Remember, all email is either an action item, a reference item, or a trash item. If you are keeping all email in your inbox, it’s easy for those action items to get lost among the trash and reference material. And if you get a lot of email, those important items can quickly fall below the scroll and out of sight often equals out of mind.
Which leaves you with utilizing folders to organize your email.
Using folders allows you to get your reference material out of your inbox and away from any action items that may be hidden. It also means that, when you do utilize search, you can do a focused search in one folder, rather than a broad search in all of your email. Having folders can allow for quicker retrieval of that one email you’re looking for.
But it does take time to create a folder structure – even a very general one – and it takes effort to process your email into those folders every day instead of just leaving them in your inbox.
So what’s the right answer? The answer is, it depends on you. I prefer a folder structure. Even a general one is going to help you organize your email and allow you to keep those action emails front and center. Yes, it’s a little bit of effort, but one I feel is worth it in the end.
Need help getting those emails tackled? Let me know and we can figure it out together!
Texas is in a deep freeze this week. For me that means a frozen swimming pool, frozen pipes, and rolling blackouts. It’s all kinds of not fun. Trust me when I tell you, I’m not Zoom ready by any means. My kingdom for a hot shower.
Because of the rolling blackouts, we have 15 minutes of power, then 30 minutes of no power. No power means no internet, which means no sending emails or checking Facebook. It also means conserving my laptop battery as much as I can by leaving it turned off unless I’m actively working.
But April, just use your phone! Of course…except AT&T is having trouble with their towers as well so no Internet there either. I know, bummer all the way around. I thought I left this behind when I moved away from Iowa.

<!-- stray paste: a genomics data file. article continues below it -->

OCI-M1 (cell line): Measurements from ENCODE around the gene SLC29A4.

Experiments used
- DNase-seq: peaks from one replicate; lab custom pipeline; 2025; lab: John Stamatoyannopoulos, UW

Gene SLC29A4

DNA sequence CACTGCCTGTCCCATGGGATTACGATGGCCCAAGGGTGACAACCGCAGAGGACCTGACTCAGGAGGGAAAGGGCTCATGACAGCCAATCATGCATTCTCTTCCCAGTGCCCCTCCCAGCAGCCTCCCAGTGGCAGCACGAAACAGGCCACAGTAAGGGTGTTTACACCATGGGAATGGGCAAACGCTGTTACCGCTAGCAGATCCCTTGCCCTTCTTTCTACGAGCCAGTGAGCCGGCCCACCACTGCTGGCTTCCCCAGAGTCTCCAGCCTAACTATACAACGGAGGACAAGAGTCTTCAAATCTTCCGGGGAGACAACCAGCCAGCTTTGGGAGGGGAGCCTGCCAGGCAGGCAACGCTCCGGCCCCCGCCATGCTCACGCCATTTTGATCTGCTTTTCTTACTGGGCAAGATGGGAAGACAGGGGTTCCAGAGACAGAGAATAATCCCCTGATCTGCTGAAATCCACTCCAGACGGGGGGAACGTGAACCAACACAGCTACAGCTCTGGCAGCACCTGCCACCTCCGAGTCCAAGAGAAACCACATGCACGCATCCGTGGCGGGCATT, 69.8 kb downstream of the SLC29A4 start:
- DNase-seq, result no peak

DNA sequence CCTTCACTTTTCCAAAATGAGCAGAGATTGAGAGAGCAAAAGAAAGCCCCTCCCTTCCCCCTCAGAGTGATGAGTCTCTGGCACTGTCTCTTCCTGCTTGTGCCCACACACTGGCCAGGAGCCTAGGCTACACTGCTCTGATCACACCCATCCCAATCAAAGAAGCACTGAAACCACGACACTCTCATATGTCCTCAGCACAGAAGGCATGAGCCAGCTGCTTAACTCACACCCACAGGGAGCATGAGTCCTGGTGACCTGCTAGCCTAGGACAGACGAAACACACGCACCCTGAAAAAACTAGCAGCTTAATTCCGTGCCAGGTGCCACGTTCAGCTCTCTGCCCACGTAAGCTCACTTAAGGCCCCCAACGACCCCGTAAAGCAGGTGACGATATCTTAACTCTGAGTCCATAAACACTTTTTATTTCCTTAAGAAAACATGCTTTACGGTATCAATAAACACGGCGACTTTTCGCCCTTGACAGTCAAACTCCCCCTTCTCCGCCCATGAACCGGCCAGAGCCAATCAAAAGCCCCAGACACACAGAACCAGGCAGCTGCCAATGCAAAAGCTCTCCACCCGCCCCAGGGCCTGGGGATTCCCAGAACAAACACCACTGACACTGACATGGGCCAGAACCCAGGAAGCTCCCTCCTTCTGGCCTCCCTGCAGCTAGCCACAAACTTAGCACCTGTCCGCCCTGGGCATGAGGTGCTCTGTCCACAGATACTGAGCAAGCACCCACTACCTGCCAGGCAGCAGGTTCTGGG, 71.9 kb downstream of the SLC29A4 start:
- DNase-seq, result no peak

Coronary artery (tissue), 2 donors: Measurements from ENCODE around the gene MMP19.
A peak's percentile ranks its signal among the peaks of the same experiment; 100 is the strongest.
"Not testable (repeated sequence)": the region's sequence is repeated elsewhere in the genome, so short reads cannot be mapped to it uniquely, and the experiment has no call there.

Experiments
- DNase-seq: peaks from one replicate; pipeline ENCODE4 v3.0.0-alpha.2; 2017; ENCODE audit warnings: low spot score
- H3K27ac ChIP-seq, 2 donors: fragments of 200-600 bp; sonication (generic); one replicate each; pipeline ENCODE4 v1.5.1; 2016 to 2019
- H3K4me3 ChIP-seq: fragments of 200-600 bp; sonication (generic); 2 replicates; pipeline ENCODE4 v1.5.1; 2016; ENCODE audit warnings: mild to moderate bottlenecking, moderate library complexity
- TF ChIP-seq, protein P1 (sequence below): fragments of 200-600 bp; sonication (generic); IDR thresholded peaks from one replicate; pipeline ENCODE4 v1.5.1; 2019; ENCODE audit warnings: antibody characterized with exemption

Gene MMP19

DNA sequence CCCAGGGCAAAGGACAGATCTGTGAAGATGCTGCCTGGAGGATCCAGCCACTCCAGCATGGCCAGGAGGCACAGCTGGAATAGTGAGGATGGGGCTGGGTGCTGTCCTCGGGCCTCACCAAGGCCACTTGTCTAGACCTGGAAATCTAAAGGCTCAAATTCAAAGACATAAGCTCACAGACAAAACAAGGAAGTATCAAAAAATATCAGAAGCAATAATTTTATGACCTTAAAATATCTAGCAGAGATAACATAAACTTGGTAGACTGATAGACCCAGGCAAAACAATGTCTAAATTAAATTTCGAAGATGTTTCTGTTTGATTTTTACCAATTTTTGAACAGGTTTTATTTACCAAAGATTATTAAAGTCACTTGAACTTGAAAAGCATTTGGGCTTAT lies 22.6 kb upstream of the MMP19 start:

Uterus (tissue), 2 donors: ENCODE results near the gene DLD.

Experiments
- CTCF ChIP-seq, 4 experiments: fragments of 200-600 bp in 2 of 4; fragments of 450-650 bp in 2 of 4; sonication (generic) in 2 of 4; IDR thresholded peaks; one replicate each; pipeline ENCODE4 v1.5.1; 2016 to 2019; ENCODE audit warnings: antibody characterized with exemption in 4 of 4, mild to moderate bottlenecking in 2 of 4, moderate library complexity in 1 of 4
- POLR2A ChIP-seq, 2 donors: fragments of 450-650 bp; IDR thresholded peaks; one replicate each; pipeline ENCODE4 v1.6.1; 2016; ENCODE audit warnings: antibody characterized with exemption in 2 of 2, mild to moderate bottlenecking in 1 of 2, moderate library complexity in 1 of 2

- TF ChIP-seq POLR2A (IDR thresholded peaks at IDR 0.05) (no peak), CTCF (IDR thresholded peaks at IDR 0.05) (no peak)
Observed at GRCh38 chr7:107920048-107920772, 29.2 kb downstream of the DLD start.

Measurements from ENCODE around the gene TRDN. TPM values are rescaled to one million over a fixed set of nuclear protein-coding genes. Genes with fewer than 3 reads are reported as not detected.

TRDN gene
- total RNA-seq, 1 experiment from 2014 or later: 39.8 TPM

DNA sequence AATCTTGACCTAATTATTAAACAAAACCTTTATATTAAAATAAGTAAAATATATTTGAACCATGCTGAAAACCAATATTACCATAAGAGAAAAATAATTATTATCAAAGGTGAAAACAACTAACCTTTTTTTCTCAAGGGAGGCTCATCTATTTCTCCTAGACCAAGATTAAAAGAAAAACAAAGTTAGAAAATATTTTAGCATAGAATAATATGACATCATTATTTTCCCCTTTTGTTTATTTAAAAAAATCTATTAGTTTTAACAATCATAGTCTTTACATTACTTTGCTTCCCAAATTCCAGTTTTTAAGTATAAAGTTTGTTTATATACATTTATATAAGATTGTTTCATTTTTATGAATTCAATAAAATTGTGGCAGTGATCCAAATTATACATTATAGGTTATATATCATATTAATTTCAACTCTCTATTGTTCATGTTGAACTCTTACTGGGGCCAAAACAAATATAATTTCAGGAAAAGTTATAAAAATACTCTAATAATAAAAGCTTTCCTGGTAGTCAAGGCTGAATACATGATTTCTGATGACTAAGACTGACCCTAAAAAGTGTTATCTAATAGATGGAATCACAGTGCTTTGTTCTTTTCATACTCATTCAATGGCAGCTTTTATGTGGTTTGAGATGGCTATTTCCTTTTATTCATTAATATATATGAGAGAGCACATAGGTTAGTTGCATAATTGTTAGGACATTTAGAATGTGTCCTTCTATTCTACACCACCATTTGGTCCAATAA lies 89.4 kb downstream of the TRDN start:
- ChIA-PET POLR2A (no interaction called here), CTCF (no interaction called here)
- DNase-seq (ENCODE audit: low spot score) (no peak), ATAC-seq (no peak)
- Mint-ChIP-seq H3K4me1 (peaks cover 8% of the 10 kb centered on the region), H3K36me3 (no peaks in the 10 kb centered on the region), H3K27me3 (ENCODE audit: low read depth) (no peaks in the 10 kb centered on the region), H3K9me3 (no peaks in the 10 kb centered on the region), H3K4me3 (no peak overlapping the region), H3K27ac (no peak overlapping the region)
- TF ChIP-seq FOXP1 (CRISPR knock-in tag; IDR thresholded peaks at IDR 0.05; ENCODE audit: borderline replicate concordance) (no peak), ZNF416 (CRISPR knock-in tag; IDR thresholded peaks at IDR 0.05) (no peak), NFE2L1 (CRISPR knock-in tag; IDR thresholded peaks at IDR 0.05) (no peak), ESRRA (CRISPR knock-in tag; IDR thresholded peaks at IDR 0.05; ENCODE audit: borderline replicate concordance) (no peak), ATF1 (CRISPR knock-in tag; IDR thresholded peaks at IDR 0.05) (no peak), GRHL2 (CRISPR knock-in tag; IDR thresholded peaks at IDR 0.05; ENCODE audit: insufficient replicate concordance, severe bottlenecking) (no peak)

So when I do get 10 or 15 minutes to work, I try to make sure I am being as productive as possible with my workload. This is when having my email organized becomes an asset. Instead of spending my precious time sorting and searching through emails for that one message, I can go right to what I need to work on. Then, I can knock out 4 or 5 email responses before the power goes out again.
Focusing on work right now is tough, but being organized helps me be super productive when I actually crawl out from underneath the blankets and cats. How about you? What’s your why for getting organized?
If you need help figuring out your why, give me a call and we’ll talk about it!
I visited my nieces recently. The 4 year old likes to play dolls and was thrilled about having a new playmate around. However, it was ‘Play!’ every five minutes we weren’t actively engaged in playtime. No time for auntie to read a book or watch TV. No, it was all play all the time.
Email can be like that too. When you’ve got notifications on your phone or computer, every time you get a new email there’s a little ‘bing’ that goes off and demands your attention. No time for getting anything else done when you’ve got email tugging at your attention. Kind of like a toddler tugging at your pants.
So what should you do? Turn off your email notifications! Both on your phone and on the computer. Don’t let email dictate your life. Set aside specific times during the day to check email and use the rest of the time to focus on other work. It can take some time to get used to, but your productivity will thank you.
Are you interested in detoxing your inbox? I’ve got a plan for that! Sign up today for a Discovery Conversation and we’ll talk about how to get your email under control.
Would you rather get these tips in your email? Sign up for the Ilios Digital Newsletter!